Well - to continue. I have known about Robert Powell for some time, but this was the first book of his that I had ever actually read. I found it so awful - dear Reader, such a bad book! - that the "New Age" books I read -- silly as they were at times -- seemed inoffensive by contrast. I felt that Robert Powell was not really interested in learning anything from the Mayans (this was also true of his co-author, Kevin Dann, but to a much lesser extent) and that he was involved in his own "trip" -- a relentless hammering of anthroposophical demonology, with an occasional side "breather" into his pet projects of Sophiology (studies of the Divine Sophia), Jeane Dixon's prophecies, the Russian mystical author of the "Rose of the World," etc. His writing lacked, shall we say, "reader rapport." After a while I got giddy with the promiscuous mingling of Ahriman, Antichrist, Lucifer, the 666 being, Sorath, the Asuras. Powell seemed at times almost "enraptured" by evil beings, events, and things, and I began to resent what seemed to me to be both an obsession with evil as well as a trivialization of it.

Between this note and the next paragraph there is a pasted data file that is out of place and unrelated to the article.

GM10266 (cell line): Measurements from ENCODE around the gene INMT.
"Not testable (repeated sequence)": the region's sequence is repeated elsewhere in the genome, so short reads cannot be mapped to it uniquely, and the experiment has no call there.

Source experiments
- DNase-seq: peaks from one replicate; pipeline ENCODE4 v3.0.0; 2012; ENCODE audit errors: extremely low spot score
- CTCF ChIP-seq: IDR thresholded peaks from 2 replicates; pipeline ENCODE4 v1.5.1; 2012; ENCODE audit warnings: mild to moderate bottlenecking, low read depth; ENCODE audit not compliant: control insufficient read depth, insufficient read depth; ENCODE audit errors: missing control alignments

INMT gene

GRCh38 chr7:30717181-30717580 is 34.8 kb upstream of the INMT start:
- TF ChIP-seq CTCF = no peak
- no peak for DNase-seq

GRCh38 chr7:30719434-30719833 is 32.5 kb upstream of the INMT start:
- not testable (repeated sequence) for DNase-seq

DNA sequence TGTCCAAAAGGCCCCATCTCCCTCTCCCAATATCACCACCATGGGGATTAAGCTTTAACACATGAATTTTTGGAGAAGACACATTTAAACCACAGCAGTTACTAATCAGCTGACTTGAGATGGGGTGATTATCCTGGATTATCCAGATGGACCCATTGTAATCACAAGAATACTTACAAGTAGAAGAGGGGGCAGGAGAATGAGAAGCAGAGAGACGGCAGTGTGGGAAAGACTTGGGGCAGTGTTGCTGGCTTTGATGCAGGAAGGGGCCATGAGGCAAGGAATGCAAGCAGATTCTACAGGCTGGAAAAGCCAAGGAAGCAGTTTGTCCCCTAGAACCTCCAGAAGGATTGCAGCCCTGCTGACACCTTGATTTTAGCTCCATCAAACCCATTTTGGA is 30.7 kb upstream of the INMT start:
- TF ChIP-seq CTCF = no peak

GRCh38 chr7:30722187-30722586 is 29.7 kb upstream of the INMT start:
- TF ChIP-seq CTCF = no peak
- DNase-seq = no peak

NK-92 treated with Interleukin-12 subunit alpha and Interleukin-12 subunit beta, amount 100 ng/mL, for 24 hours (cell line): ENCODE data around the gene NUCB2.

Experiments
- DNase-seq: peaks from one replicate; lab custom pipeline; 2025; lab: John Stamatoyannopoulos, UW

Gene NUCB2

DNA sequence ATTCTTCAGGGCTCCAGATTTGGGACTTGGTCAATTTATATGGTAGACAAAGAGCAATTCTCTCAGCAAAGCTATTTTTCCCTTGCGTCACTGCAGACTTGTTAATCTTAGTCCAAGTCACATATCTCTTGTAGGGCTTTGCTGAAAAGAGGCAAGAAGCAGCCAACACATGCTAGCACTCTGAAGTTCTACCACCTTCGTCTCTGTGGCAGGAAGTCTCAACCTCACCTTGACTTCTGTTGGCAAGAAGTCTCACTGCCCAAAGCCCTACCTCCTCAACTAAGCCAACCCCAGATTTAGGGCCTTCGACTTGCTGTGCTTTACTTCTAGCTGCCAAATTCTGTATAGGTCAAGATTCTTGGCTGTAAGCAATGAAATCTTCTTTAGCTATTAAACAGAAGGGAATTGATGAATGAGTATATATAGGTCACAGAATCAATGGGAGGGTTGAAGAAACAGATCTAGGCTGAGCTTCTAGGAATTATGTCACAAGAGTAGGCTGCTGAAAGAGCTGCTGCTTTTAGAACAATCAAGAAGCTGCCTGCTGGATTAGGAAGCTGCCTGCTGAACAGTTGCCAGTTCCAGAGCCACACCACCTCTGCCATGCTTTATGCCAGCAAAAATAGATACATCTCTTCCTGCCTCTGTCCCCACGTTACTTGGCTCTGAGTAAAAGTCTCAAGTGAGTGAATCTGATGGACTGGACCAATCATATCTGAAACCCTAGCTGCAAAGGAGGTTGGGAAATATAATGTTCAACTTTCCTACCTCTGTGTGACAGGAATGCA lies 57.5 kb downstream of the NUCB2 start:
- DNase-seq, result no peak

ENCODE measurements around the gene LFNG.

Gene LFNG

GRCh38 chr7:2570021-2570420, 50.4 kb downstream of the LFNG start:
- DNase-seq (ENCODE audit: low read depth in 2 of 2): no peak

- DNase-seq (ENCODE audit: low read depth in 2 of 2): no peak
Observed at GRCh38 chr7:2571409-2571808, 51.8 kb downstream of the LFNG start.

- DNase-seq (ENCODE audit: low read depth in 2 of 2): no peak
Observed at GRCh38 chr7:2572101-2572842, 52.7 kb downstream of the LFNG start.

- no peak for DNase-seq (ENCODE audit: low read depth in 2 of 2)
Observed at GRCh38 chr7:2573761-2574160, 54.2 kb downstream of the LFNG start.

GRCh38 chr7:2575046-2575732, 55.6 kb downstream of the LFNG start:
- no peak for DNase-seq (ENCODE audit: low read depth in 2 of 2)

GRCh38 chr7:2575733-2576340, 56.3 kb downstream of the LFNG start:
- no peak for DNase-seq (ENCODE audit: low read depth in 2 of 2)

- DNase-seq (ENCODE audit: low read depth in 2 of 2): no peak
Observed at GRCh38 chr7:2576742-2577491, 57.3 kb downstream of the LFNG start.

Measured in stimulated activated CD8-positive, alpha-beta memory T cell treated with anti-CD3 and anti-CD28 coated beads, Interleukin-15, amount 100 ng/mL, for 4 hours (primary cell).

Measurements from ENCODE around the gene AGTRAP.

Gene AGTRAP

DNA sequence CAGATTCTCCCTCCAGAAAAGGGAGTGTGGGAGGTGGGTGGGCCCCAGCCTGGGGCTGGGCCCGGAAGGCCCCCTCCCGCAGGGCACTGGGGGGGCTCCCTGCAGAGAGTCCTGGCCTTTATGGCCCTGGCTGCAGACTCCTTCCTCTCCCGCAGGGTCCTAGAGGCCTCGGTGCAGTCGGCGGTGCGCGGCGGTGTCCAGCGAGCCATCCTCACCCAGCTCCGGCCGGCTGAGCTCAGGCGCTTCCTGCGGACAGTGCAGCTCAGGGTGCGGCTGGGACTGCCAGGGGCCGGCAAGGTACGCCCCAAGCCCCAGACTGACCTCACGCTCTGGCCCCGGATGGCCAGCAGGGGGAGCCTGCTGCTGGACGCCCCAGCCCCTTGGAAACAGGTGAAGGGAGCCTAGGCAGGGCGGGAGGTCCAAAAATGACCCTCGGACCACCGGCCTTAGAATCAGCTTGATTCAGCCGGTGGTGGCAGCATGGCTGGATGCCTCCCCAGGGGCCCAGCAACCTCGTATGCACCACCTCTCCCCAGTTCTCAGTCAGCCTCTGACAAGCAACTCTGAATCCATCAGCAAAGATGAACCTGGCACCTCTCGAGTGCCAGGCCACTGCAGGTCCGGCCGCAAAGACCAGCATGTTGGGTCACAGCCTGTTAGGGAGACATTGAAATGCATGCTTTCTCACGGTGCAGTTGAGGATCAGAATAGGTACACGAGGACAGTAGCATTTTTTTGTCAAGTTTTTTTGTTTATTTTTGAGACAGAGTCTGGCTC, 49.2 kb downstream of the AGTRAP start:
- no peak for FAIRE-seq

I will have more to say about the Dann-Powell book in a continuation of this post. For now, just to make a few remarks about the New Age books, which I will not review in detail. The New Agers can get carried away by the idea that the planetary alignment with the galaxy in 2012 will usher in a spiritual awakening, a new Age of Light. But, at least their vision is hopeful.

The unrelieved bleakness of Powell and Dann's book seems to me symptomatic of a kind of inability of the anthroposophical movement to grow - aside from its Waldorf education wing. Those of us who have been involved with anthroposophy over the years have often wondered what a truly American anthroposophy would look like. For anthroposophy has a strong European heritage, specifically in the philosophical tradition known as German idealism.

It has seemed to me that a true "American anthroposophy" would take account of historical time in a way that was not necessary for the European mind. For Europe simply "was" -- or "is" -- history in a way that has never been true for us. North America was founded in a certain moment of historical time - the "Enlightenment" -- and South America... Well, there's a totally different history there, really remarkably different. The Mayans seemed to have had a sense for the creative forces of time, and this is the real interest of their calendar.